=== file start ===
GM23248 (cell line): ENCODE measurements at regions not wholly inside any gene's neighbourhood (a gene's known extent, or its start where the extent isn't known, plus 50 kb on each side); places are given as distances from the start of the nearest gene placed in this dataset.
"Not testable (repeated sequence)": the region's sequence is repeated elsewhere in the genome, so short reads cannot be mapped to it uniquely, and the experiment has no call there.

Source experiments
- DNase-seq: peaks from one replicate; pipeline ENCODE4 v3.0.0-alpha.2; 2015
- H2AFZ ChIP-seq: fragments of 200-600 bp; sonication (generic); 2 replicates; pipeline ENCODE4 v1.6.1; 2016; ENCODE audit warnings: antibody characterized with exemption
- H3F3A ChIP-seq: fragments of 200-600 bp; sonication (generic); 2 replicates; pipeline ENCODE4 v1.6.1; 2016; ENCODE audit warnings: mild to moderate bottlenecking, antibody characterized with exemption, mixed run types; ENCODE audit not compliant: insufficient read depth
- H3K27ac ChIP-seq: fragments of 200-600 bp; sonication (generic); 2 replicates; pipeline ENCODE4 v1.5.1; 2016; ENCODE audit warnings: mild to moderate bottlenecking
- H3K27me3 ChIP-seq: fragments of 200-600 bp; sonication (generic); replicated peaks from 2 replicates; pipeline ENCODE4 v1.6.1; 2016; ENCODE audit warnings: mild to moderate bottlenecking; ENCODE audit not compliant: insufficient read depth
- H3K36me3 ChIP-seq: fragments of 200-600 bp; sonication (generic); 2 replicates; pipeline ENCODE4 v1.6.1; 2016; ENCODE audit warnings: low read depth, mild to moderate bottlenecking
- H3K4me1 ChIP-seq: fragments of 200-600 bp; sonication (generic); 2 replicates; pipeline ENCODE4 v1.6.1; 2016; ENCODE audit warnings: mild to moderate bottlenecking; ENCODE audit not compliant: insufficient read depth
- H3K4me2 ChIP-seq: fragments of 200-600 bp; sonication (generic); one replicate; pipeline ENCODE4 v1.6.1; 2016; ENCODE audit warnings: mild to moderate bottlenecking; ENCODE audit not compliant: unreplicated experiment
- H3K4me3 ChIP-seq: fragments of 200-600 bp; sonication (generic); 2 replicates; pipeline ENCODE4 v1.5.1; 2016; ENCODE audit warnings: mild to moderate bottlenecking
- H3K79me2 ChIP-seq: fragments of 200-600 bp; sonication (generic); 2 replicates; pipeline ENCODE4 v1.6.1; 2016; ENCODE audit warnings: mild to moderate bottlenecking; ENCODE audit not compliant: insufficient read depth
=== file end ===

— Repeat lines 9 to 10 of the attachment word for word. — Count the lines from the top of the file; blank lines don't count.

- H3K36me3 ChIP-seq: fragments of 200-600 bp; sonication (generic); 2 replicates; pipeline ENCODE4 v1.6.1; 2016; ENCODE audit warnings: low read depth, mild to moderate bottlenecking
- H3K4me1 ChIP-seq: fragments of 200-600 bp; sonication (generic); 2 replicates; pipeline ENCODE4 v1.6.1; 2016; ENCODE audit warnings: mild to moderate bottlenecking; ENCODE audit not compliant: insufficient read depth